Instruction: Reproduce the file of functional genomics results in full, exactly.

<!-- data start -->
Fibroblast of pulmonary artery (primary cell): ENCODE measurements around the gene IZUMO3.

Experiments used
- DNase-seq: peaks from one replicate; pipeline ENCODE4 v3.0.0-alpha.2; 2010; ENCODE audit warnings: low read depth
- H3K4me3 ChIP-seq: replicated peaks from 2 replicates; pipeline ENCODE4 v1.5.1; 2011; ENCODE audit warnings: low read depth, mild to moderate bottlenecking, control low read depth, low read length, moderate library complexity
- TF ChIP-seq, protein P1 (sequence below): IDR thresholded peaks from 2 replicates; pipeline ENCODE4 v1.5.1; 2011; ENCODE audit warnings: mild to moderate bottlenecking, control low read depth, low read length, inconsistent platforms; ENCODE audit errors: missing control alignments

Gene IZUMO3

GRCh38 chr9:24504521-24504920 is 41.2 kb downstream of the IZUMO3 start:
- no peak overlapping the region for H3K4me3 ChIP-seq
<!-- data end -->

Fibroblast of pulmonary artery (primary cell): ENCODE measurements around the gene IZUMO3.

Experiments used
- DNase-seq: peaks from one replicate; pipeline ENCODE4 v3.0.0-alpha.2; 2010; ENCODE audit warnings: low read depth
- H3K4me3 ChIP-seq: replicated peaks from 2 replicates; pipeline ENCODE4 v1.5.1; 2011; ENCODE audit warnings: low read depth, mild to moderate bottlenecking, control low read depth, low read length, moderate library complexity
- TF ChIP-seq, protein P1 (sequence below): IDR thresholded peaks from 2 replicates; pipeline ENCODE4 v1.5.1; 2011; ENCODE audit warnings: mild to moderate bottlenecking, control low read depth, low read length, inconsistent platforms; ENCODE audit errors: missing control alignments

Gene IZUMO3

GRCh38 chr9:24504521-24504920 is 41.2 kb downstream of the IZUMO3 start:
- no peak overlapping the region for H3K4me3 ChIP-seq